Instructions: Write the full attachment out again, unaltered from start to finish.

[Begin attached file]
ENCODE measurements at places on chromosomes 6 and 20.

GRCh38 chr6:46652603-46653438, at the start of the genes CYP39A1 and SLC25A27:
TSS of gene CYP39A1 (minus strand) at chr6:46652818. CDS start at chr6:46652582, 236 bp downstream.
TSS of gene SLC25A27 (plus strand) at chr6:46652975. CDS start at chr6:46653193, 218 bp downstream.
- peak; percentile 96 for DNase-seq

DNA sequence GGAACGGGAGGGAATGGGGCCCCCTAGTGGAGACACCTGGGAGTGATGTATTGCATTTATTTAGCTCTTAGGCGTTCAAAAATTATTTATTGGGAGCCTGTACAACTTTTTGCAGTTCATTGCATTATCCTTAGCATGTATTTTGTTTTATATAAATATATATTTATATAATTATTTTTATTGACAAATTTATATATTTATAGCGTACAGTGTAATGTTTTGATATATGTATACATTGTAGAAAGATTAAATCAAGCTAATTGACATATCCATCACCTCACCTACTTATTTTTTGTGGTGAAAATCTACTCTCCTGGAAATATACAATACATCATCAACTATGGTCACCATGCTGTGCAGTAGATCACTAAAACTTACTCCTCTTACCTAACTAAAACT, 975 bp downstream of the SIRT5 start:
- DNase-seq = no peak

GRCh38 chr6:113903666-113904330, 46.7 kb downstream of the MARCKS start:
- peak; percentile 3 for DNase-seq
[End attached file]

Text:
ENCODE measurements at places on chromosomes 6 and 20.

GRCh38 chr6:46652603-46653438, at the start of the genes CYP39A1 and SLC25A27:
TSS of gene CYP39A1 (minus strand) at chr6:46652818. CDS start at chr6:46652582, 236 bp downstream.
TSS of gene SLC25A27 (plus strand) at chr6:46652975. CDS start at chr6:46653193, 218 bp downstream.
- peak; percentile 96 for DNase-seq

DNA sequence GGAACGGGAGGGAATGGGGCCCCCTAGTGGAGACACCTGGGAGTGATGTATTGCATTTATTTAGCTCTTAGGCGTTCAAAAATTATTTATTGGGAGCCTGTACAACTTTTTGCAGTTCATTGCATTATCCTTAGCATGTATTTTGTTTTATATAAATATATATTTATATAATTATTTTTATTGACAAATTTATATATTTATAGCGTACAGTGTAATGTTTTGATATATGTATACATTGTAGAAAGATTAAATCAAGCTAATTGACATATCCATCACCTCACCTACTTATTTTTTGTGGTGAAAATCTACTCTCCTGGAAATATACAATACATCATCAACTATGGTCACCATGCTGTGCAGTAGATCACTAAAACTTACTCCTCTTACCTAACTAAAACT, 975 bp downstream of the SIRT5 start:
- DNase-seq = no peak

GRCh38 chr6:113903666-113904330, 46.7 kb downstream of the MARCKS start:
- peak; percentile 3 for DNase-seq